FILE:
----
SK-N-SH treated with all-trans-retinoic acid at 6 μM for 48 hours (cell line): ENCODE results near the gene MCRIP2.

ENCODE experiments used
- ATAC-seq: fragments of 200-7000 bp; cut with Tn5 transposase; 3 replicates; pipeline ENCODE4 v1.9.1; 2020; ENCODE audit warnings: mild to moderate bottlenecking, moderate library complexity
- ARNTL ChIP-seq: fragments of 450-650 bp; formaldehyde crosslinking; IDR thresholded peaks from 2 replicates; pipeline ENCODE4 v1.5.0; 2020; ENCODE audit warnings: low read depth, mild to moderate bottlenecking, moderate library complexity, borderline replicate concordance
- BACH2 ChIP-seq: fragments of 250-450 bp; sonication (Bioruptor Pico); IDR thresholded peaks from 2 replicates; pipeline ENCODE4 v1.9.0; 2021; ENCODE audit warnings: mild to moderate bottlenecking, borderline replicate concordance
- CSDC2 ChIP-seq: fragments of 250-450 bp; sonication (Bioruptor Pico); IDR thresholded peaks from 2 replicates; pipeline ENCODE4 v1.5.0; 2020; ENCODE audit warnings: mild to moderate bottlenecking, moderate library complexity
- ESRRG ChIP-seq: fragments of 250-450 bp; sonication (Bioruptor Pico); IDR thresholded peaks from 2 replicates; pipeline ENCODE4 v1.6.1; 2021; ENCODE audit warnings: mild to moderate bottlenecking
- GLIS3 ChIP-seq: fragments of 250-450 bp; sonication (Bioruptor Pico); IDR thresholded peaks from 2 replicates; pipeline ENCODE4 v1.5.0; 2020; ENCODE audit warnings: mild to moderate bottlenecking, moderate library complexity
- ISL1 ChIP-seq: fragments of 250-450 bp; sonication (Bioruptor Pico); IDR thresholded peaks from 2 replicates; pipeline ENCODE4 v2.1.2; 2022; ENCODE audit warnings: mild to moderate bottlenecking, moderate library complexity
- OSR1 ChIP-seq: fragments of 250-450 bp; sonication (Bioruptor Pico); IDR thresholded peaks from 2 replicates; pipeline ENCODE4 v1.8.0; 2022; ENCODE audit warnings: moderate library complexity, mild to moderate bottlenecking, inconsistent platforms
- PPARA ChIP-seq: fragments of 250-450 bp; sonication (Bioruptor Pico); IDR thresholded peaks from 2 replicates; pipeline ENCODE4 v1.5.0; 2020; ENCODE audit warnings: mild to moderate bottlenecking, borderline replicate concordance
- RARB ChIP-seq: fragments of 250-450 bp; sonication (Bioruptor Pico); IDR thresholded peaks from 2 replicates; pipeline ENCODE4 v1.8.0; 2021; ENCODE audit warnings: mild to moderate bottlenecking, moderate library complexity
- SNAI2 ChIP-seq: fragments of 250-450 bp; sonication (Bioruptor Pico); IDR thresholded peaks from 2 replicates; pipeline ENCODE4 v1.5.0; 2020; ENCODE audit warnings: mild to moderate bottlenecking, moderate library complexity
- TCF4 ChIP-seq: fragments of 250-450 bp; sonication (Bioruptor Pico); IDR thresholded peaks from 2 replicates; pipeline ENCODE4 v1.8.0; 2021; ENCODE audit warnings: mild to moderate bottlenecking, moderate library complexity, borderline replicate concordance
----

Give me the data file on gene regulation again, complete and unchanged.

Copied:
SK-N-SH treated with all-trans-retinoic acid at 6 μM for 48 hours (cell line): ENCODE results near the gene MCRIP2.

ENCODE experiments used
- ATAC-seq: fragments of 200-7000 bp; cut with Tn5 transposase; 3 replicates; pipeline ENCODE4 v1.9.1; 2020; ENCODE audit warnings: mild to moderate bottlenecking, moderate library complexity
- ARNTL ChIP-seq: fragments of 450-650 bp; formaldehyde crosslinking; IDR thresholded peaks from 2 replicates; pipeline ENCODE4 v1.5.0; 2020; ENCODE audit warnings: low read depth, mild to moderate bottlenecking, moderate library complexity, borderline replicate concordance
- BACH2 ChIP-seq: fragments of 250-450 bp; sonication (Bioruptor Pico); IDR thresholded peaks from 2 replicates; pipeline ENCODE4 v1.9.0; 2021; ENCODE audit warnings: mild to moderate bottlenecking, borderline replicate concordance
- CSDC2 ChIP-seq: fragments of 250-450 bp; sonication (Bioruptor Pico); IDR thresholded peaks from 2 replicates; pipeline ENCODE4 v1.5.0; 2020; ENCODE audit warnings: mild to moderate bottlenecking, moderate library complexity
- ESRRG ChIP-seq: fragments of 250-450 bp; sonication (Bioruptor Pico); IDR thresholded peaks from 2 replicates; pipeline ENCODE4 v1.6.1; 2021; ENCODE audit warnings: mild to moderate bottlenecking
- GLIS3 ChIP-seq: fragments of 250-450 bp; sonication (Bioruptor Pico); IDR thresholded peaks from 2 replicates; pipeline ENCODE4 v1.5.0; 2020; ENCODE audit warnings: mild to moderate bottlenecking, moderate library complexity
- ISL1 ChIP-seq: fragments of 250-450 bp; sonication (Bioruptor Pico); IDR thresholded peaks from 2 replicates; pipeline ENCODE4 v2.1.2; 2022; ENCODE audit warnings: mild to moderate bottlenecking, moderate library complexity
- OSR1 ChIP-seq: fragments of 250-450 bp; sonication (Bioruptor Pico); IDR thresholded peaks from 2 replicates; pipeline ENCODE4 v1.8.0; 2022; ENCODE audit warnings: moderate library complexity, mild to moderate bottlenecking, inconsistent platforms
- PPARA ChIP-seq: fragments of 250-450 bp; sonication (Bioruptor Pico); IDR thresholded peaks from 2 replicates; pipeline ENCODE4 v1.5.0; 2020; ENCODE audit warnings: mild to moderate bottlenecking, borderline replicate concordance
- RARB ChIP-seq: fragments of 250-450 bp; sonication (Bioruptor Pico); IDR thresholded peaks from 2 replicates; pipeline ENCODE4 v1.8.0; 2021; ENCODE audit warnings: mild to moderate bottlenecking, moderate library complexity
- SNAI2 ChIP-seq: fragments of 250-450 bp; sonication (Bioruptor Pico); IDR thresholded peaks from 2 replicates; pipeline ENCODE4 v1.5.0; 2020; ENCODE audit warnings: mild to moderate bottlenecking, moderate library complexity
- TCF4 ChIP-seq: fragments of 250-450 bp; sonication (Bioruptor Pico); IDR thresholded peaks from 2 replicates; pipeline ENCODE4 v1.8.0; 2021; ENCODE audit warnings: mild to moderate bottlenecking, moderate library complexity, borderline replicate concordance